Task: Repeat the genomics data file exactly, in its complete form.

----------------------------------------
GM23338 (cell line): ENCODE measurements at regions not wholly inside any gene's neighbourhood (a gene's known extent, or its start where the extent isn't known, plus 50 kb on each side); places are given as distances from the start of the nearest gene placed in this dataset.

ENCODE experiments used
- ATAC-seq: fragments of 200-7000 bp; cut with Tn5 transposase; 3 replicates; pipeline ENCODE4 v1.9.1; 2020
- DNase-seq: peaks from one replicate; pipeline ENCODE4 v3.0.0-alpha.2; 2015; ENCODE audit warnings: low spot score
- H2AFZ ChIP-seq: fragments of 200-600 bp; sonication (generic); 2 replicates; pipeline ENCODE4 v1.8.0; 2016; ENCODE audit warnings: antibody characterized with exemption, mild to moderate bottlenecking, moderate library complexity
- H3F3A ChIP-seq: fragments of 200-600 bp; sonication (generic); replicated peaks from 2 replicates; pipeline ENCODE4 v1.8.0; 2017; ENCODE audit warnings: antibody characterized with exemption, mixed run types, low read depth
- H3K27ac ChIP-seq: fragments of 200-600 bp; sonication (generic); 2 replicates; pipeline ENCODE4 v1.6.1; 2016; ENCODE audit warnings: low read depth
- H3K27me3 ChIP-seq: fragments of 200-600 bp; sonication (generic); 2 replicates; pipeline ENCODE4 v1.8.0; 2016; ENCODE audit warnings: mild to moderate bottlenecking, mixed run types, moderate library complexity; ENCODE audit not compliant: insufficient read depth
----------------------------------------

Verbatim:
GM23338 (cell line): ENCODE measurements at regions not wholly inside any gene's neighbourhood (a gene's known extent, or its start where the extent isn't known, plus 50 kb on each side); places are given as distances from the start of the nearest gene placed in this dataset.

ENCODE experiments used
- ATAC-seq: fragments of 200-7000 bp; cut with Tn5 transposase; 3 replicates; pipeline ENCODE4 v1.9.1; 2020
- DNase-seq: peaks from one replicate; pipeline ENCODE4 v3.0.0-alpha.2; 2015; ENCODE audit warnings: low spot score
- H2AFZ ChIP-seq: fragments of 200-600 bp; sonication (generic); 2 replicates; pipeline ENCODE4 v1.8.0; 2016; ENCODE audit warnings: antibody characterized with exemption, mild to moderate bottlenecking, moderate library complexity
- H3F3A ChIP-seq: fragments of 200-600 bp; sonication (generic); replicated peaks from 2 replicates; pipeline ENCODE4 v1.8.0; 2017; ENCODE audit warnings: antibody characterized with exemption, mixed run types, low read depth
- H3K27ac ChIP-seq: fragments of 200-600 bp; sonication (generic); 2 replicates; pipeline ENCODE4 v1.6.1; 2016; ENCODE audit warnings: low read depth
- H3K27me3 ChIP-seq: fragments of 200-600 bp; sonication (generic); 2 replicates; pipeline ENCODE4 v1.8.0; 2016; ENCODE audit warnings: mild to moderate bottlenecking, mixed run types, moderate library complexity; ENCODE audit not compliant: insufficient read depth